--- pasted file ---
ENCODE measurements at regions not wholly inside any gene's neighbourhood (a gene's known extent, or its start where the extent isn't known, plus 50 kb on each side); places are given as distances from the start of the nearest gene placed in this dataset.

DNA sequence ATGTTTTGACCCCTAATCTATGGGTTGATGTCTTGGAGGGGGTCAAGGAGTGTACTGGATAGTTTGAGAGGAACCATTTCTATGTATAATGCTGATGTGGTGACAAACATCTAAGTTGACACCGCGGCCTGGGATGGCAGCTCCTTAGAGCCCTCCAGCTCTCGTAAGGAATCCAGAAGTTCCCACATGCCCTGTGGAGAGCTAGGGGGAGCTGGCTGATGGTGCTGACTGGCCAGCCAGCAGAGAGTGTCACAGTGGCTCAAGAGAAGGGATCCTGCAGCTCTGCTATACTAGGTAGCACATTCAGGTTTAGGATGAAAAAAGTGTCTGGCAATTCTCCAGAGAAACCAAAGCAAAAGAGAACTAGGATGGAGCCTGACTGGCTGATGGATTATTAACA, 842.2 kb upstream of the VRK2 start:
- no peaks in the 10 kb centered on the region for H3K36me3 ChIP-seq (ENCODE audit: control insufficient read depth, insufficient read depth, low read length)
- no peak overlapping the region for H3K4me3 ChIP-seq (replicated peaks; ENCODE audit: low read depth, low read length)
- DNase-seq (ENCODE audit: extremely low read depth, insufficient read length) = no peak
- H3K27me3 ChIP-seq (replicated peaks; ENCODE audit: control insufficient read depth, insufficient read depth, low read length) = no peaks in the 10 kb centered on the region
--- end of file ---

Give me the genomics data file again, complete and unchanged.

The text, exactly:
ENCODE measurements at regions not wholly inside any gene's neighbourhood (a gene's known extent, or its start where the extent isn't known, plus 50 kb on each side); places are given as distances from the start of the nearest gene placed in this dataset.

DNA sequence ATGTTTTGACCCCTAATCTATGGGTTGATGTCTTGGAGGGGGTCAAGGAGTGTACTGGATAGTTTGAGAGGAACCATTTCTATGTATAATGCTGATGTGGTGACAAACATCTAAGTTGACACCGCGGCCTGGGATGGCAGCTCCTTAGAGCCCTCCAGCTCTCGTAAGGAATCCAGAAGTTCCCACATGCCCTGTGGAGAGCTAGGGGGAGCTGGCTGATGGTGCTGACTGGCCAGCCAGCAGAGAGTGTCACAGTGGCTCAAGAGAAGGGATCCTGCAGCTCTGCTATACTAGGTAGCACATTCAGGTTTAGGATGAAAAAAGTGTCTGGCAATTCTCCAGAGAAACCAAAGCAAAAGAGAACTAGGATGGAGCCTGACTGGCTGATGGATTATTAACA, 842.2 kb upstream of the VRK2 start:
- no peaks in the 10 kb centered on the region for H3K36me3 ChIP-seq (ENCODE audit: control insufficient read depth, insufficient read depth, low read length)
- no peak overlapping the region for H3K4me3 ChIP-seq (replicated peaks; ENCODE audit: low read depth, low read length)
- DNase-seq (ENCODE audit: extremely low read depth, insufficient read length) = no peak
- H3K27me3 ChIP-seq (replicated peaks; ENCODE audit: control insufficient read depth, insufficient read depth, low read length) = no peaks in the 10 kb centered on the region